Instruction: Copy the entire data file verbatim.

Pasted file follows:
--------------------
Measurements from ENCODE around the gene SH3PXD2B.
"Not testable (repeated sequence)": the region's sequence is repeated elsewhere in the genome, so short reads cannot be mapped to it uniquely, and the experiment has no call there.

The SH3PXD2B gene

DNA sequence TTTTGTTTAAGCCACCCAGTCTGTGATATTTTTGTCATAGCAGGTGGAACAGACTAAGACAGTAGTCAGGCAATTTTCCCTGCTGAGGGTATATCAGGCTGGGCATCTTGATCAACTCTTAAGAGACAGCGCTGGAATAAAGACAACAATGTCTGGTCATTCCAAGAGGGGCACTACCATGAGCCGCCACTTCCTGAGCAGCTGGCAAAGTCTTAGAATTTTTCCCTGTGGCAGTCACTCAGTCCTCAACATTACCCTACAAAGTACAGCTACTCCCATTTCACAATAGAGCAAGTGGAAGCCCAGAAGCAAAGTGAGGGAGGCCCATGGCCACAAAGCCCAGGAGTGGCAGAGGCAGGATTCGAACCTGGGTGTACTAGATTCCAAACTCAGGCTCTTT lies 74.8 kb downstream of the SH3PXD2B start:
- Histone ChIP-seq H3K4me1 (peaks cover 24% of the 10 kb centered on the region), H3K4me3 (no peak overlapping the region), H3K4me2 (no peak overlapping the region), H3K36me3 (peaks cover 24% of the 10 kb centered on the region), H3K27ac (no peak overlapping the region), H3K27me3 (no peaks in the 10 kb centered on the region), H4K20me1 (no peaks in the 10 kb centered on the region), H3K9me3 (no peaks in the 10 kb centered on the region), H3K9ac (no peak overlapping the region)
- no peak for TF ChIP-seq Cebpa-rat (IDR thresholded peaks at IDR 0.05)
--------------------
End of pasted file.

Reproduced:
Measurements from ENCODE around the gene SH3PXD2B.
"Not testable (repeated sequence)": the region's sequence is repeated elsewhere in the genome, so short reads cannot be mapped to it uniquely, and the experiment has no call there.

The SH3PXD2B gene

DNA sequence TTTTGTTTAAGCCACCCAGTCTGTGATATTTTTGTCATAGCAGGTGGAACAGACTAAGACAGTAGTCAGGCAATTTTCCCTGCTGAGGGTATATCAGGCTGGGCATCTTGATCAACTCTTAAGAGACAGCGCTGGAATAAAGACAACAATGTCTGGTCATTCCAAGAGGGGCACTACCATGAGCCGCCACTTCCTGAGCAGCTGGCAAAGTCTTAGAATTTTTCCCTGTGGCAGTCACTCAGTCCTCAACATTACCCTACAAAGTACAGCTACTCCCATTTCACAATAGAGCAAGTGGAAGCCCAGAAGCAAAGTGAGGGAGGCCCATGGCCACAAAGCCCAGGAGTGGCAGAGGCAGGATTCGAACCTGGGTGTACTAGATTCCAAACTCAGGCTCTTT lies 74.8 kb downstream of the SH3PXD2B start:
- Histone ChIP-seq H3K4me1 (peaks cover 24% of the 10 kb centered on the region), H3K4me3 (no peak overlapping the region), H3K4me2 (no peak overlapping the region), H3K36me3 (peaks cover 24% of the 10 kb centered on the region), H3K27ac (no peak overlapping the region), H3K27me3 (no peaks in the 10 kb centered on the region), H4K20me1 (no peaks in the 10 kb centered on the region), H3K9me3 (no peaks in the 10 kb centered on the region), H3K9ac (no peak overlapping the region)
- no peak for TF ChIP-seq Cebpa-rat (IDR thresholded peaks at IDR 0.05)